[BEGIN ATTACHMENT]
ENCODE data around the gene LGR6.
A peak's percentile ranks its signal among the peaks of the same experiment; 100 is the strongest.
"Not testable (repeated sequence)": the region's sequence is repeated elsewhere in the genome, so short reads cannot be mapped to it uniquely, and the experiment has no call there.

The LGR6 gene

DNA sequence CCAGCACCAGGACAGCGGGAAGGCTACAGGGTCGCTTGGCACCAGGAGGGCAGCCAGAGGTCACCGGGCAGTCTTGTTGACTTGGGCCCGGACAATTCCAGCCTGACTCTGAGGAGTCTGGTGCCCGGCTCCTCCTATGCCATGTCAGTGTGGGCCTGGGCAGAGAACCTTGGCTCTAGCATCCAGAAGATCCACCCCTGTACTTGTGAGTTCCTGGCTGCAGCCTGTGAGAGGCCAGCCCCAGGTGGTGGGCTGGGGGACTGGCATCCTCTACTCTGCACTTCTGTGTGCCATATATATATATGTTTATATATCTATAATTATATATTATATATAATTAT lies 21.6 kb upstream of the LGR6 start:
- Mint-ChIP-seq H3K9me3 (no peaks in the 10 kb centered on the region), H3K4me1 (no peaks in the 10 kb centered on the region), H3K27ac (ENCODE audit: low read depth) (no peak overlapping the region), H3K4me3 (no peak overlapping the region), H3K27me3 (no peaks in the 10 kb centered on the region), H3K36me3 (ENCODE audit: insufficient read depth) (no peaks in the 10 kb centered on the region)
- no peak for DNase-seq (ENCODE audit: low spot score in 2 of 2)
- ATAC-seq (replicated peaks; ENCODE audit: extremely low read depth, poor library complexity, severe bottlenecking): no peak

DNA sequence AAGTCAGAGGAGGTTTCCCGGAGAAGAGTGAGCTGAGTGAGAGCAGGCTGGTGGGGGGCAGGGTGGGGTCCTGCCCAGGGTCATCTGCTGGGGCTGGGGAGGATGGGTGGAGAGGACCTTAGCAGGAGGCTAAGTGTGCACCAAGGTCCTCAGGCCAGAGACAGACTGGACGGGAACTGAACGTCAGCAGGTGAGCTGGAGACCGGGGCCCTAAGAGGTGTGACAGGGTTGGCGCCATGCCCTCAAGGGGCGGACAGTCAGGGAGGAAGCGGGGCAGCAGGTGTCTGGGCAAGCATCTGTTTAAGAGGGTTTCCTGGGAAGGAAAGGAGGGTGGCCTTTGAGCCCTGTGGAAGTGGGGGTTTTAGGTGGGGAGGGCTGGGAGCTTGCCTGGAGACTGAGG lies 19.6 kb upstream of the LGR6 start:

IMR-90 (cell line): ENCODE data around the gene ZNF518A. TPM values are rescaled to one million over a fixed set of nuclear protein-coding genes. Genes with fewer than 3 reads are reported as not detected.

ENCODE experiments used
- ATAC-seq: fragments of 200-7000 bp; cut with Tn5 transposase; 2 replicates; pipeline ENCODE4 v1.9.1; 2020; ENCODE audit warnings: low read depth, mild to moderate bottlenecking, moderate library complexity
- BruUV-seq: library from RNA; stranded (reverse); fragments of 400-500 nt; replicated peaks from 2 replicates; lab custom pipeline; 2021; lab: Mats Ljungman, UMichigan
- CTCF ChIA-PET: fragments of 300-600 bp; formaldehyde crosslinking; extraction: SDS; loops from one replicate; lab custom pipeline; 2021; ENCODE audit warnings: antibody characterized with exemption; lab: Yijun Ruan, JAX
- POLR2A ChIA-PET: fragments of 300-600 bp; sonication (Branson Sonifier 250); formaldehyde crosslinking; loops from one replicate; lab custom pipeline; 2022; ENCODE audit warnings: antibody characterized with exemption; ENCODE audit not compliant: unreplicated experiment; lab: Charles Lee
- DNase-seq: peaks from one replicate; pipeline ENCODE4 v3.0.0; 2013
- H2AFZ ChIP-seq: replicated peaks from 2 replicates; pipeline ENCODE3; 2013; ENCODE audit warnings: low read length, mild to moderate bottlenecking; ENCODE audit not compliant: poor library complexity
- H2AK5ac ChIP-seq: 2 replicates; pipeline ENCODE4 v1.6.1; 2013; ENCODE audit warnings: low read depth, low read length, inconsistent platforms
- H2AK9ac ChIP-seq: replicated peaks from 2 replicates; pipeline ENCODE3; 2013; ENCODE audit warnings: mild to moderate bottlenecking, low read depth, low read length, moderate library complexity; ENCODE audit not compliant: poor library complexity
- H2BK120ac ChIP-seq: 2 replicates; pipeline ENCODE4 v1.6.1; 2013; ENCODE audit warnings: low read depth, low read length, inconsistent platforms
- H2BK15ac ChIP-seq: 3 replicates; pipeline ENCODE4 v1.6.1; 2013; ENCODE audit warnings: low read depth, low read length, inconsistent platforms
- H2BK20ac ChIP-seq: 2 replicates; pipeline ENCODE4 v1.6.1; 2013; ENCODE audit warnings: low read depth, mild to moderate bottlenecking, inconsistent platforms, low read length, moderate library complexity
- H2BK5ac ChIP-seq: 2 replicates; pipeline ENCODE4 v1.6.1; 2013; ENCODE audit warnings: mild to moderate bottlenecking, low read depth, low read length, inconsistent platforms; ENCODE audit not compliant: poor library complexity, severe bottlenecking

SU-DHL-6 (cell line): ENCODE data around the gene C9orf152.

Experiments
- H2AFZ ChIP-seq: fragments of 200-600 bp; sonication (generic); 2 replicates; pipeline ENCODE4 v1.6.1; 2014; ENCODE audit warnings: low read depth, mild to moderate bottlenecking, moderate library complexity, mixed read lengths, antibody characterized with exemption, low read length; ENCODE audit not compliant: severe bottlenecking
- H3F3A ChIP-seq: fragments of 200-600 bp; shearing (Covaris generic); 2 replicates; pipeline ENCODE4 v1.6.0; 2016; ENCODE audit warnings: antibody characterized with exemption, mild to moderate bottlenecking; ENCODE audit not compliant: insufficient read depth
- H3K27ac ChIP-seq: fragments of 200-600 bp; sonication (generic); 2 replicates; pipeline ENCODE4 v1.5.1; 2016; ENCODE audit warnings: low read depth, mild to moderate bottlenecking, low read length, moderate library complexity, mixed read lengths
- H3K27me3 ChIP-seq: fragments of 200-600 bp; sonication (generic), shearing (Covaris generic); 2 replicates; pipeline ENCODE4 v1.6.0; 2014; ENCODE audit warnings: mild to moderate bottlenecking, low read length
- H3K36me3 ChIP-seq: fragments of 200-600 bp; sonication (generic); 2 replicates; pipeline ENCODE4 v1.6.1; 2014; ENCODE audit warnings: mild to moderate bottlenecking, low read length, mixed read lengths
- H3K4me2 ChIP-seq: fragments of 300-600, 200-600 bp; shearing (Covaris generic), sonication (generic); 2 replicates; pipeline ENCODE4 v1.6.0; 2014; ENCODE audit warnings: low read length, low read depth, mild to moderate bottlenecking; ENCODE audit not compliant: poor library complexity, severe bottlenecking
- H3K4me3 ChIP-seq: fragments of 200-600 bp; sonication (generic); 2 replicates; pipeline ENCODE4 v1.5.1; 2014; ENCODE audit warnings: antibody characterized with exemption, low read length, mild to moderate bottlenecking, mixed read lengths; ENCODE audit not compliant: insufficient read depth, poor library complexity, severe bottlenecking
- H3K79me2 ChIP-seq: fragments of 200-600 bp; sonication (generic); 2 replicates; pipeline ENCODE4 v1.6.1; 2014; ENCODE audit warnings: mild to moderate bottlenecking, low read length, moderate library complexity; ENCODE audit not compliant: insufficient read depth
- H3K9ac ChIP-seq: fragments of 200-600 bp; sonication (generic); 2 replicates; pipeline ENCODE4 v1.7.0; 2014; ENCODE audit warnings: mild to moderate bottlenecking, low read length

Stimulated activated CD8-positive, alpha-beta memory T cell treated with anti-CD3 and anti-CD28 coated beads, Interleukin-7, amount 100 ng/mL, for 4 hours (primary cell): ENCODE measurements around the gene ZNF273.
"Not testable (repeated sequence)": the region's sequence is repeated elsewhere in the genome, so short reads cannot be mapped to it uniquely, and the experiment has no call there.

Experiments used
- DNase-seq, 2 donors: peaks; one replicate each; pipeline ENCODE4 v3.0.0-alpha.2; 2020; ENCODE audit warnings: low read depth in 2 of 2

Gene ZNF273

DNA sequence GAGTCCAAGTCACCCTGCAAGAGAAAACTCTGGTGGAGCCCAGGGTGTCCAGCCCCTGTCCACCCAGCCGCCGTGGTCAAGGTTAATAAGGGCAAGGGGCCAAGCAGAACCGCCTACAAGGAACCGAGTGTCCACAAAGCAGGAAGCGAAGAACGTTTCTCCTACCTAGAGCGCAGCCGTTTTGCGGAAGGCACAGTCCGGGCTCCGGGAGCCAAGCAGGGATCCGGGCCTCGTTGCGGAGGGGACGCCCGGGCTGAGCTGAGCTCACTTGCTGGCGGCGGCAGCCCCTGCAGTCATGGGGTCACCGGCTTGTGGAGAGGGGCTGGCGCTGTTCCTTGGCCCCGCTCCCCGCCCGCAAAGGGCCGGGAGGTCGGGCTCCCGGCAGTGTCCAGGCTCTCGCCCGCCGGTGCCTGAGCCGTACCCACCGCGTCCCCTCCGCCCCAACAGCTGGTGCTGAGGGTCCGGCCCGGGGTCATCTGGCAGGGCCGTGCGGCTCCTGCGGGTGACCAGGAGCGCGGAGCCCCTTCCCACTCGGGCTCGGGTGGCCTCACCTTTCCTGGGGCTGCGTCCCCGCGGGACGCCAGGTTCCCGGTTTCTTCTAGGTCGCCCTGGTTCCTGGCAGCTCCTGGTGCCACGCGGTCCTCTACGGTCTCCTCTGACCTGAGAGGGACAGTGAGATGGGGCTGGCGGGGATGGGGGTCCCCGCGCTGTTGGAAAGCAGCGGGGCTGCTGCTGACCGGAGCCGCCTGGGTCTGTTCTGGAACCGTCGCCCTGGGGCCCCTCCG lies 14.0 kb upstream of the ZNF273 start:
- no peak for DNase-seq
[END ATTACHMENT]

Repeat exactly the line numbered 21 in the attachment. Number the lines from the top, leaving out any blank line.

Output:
- H2BK15ac ChIP-seq: 3 replicates; pipeline ENCODE4 v1.6.1; 2013; ENCODE audit warnings: low read depth, low read length, inconsistent platforms